After settling his differences with a Japanese PoW camp commander, a British colonel co-operates to oversee his men's construction of a railway bridge for their captors - while oblivious to a plan by the Allies to destroy it.
Based on a true story, a group of allied escape artist-type prisoners-of-war (POW's) are all put in an 'escape proof' camp. Their leader decides to try to take out several hundred all at once. The first half of the film is played for comedy as the prisoners mostly outwit their jailers to dig the escape tunnel. The second half is high adventure as they use boats and trains and planes to get out of occupied Europe. Written by
John Vogel <firstname.lastname@example.org>
Early on, Hilts leans against the corner of one of the huts and observes the guard towers for weak spots. Moments later, he pulls his baseball mitt and squints into the setting sun. A few seconds later he walks toward the fence, it is midday. In the next minute the sun shifts back and forth from late, midday and morning. See more »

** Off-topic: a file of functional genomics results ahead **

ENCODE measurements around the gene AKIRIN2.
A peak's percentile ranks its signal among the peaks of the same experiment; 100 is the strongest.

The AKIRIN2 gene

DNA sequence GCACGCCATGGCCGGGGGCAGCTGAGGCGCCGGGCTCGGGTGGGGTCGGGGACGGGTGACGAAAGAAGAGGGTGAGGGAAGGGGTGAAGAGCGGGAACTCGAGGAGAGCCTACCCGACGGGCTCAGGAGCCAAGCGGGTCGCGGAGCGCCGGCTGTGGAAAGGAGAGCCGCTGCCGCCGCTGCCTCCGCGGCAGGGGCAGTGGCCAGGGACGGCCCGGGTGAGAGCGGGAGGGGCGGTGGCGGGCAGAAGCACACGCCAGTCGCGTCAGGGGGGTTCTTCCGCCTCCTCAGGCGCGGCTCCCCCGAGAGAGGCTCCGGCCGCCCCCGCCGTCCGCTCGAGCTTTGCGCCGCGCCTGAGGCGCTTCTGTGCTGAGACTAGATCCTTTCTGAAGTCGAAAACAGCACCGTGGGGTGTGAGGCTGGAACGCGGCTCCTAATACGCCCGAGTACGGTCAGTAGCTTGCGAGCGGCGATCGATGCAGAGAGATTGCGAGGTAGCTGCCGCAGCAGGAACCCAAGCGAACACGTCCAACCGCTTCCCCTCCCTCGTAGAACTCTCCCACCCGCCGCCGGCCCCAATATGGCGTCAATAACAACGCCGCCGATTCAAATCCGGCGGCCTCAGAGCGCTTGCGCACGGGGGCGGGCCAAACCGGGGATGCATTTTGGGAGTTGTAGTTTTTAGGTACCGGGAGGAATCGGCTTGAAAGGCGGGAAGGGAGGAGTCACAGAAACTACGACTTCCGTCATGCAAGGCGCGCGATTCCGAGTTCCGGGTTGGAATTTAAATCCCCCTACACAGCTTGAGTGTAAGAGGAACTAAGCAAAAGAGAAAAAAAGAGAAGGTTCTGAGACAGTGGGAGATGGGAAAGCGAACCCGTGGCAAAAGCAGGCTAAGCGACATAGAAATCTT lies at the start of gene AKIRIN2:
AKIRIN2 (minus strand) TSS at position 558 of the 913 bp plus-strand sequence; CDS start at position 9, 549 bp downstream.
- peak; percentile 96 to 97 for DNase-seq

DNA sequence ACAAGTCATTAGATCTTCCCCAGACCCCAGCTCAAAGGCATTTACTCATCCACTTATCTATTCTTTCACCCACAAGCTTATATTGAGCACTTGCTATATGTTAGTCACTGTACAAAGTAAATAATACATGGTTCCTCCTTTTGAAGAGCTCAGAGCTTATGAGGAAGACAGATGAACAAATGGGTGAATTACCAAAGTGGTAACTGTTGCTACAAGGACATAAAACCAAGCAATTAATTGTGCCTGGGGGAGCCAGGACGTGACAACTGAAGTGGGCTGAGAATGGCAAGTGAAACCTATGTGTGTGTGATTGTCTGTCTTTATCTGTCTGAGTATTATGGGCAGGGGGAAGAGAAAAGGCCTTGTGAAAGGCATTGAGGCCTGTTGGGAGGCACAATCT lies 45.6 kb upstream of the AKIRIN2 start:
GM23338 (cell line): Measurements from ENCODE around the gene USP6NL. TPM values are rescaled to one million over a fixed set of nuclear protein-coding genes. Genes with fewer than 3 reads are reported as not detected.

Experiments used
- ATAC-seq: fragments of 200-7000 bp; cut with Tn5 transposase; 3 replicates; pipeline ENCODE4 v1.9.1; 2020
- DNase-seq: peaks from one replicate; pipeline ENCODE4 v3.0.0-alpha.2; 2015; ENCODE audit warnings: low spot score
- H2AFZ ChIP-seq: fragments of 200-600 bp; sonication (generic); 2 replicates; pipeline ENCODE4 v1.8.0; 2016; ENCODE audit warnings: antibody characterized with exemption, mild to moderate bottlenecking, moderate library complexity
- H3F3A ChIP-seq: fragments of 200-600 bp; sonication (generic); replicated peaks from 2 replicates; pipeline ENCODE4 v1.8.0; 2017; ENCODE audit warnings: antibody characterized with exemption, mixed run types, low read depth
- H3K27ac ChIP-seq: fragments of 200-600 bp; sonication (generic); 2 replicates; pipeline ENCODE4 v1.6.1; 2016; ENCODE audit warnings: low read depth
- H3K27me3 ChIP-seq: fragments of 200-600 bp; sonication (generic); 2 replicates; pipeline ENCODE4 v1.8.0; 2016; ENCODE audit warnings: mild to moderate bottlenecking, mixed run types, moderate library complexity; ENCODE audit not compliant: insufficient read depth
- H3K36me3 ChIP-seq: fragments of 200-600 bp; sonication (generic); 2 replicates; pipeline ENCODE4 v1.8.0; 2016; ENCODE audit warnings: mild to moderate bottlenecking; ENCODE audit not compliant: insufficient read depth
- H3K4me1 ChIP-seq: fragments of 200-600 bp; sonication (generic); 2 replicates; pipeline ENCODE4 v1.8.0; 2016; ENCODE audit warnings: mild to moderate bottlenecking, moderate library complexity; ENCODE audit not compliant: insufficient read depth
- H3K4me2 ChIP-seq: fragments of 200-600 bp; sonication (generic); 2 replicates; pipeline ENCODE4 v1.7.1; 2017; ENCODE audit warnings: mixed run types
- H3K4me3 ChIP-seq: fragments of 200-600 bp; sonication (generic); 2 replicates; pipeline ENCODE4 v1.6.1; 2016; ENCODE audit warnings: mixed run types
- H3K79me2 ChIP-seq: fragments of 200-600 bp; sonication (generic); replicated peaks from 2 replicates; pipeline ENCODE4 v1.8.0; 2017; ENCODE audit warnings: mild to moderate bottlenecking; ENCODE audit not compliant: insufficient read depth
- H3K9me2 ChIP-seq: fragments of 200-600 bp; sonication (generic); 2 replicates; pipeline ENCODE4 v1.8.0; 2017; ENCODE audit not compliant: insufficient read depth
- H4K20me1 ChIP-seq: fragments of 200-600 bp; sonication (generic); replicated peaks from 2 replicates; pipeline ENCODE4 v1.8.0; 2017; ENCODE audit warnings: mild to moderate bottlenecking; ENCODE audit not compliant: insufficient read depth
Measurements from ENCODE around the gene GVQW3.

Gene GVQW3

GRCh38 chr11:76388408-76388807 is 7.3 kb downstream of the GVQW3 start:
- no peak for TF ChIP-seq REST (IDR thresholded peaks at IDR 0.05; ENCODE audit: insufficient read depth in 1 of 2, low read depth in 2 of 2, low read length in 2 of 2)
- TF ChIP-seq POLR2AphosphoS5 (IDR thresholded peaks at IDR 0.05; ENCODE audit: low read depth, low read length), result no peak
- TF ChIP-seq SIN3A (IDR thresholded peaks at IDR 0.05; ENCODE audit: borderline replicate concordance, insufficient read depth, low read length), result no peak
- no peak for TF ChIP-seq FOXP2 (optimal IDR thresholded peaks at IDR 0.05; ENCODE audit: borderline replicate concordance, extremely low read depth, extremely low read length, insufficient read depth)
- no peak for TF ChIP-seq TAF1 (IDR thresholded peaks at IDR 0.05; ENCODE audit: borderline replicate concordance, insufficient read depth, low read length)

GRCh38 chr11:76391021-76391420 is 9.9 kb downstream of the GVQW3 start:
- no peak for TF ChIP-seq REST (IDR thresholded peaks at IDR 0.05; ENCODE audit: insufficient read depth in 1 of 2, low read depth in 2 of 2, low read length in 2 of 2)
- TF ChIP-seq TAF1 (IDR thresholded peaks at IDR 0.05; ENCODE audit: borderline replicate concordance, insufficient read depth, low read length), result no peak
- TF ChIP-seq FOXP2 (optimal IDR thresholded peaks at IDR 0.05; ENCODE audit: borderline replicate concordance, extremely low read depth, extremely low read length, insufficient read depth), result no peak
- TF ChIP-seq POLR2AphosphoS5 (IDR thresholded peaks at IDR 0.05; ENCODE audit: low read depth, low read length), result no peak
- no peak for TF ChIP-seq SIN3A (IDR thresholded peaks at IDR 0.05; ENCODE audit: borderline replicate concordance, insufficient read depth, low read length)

I saw this movie for the first time as a nine year old boy on a big screen in the Bronx. I'm now in my 40's. I have seen it many times since but not on the big screen. It was meant for the big screen! It's on my top five list along with The Sand Pebbles. It's a great movie about hope and freedom and man's responsibility to his fellow man. These men are all near saints; James Garner insisting on Donald Plesence making the escape, Charles Bronson fighting his claustrophobia. Steve McQueen is the star among the stars, not merely because of his motorcycle skills but for his attempt to save a life and for bringing the game of "off the wall" to the masses. :-)
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